Gary Clayton and Bruce Legrow are furniture-making friends. They go into their workshop five to six mornings of the week and come out with something distinctive as woodworks.
"That's the beauty of it," Gary said. "We have an idea, but then we talk about it all the way through."Gallery: Hands on: Friends join forces to create a variety of woodworking projects
Whatever they are building will take them about three times as long as a professional furniture maker might take. But when you've grown the tree, cut it down and loaded the sections by hand, stacked, dried and sanded the planks properly and then saved all the wasted trim pieces, it is time to have fun putting something together.
It may be a cribbage game table or bed set made of cypress.
There's no telling.
They've recently made numerous chess and checker boards, lap boards, variety of tables. The two hardly know themselves. Their production line gets slowed and stopped quite often.
It's all about the fun of having a lot of workshop space, tools, a variety of trees, time and a good friend. Isn't that what a workshop is all about?
A fertile imagination helps. And then a workshop that's organized.
"When we first got started, Bruce wanted the workshop we were putting together to not let anything touch the floor. So we hung the shelves and now keep everything in boxes and sections," Gary said.
For example, recently Bruce and Clayton were working on a bed frame setting of oak. It will have drawers underneath its sides and was turning out to be so heavy one could hardly move it. So they've decided to build the frame and headboards in pieces, color coded sections that can be taken apart, carried off and reassembled.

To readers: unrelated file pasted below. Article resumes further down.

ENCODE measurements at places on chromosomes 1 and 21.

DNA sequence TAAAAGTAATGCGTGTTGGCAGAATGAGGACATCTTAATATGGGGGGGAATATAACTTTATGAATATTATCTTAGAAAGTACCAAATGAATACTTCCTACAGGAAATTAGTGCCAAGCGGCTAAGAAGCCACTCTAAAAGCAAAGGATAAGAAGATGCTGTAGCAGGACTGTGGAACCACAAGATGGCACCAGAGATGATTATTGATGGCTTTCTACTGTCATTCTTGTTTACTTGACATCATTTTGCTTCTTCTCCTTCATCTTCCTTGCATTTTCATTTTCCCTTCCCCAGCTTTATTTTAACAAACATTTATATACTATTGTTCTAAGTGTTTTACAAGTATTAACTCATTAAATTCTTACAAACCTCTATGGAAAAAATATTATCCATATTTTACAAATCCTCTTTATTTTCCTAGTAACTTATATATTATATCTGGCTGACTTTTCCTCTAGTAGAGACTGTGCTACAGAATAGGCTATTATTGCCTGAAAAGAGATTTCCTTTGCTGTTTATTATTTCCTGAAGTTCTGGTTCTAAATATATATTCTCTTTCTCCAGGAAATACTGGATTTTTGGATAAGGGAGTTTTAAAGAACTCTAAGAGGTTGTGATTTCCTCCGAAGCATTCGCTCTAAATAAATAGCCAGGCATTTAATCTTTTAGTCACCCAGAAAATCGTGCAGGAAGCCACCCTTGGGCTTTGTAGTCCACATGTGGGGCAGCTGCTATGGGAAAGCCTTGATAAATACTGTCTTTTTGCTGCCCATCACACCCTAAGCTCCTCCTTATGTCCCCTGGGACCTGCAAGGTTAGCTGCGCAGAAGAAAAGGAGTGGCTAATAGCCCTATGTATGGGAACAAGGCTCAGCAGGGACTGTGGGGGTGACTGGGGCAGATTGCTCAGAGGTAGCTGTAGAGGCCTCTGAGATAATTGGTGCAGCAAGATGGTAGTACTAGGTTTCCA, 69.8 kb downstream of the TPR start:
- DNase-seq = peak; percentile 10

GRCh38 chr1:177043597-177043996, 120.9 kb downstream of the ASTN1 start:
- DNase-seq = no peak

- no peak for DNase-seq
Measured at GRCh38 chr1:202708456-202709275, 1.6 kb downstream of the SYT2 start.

Their result will be anything but the polished look of a manufactured bed set. Pretty, but most everything they make will be different in some way.
"I think we want to build an object that looks like it was done by a craftsman even though we know we aren't," Gary said.
"Time's not a factor," Bruce said.
The first object they ever built was a sliding door for the workshop. Bruce liked to talk about the variety of wood in the door. Gary said he was most proud of the hinges they'd put together from cast-off pieces of metal they'd found around, including the door handle.
The two make a good pair. Bruce is from Canada who came to Linden in 1982 as a doctor. Gary is a Queen City High graduate and recently retired chief probation officer for the county.
"We'll try anything," the two said.
Who knew Texas and Canada had so much in common?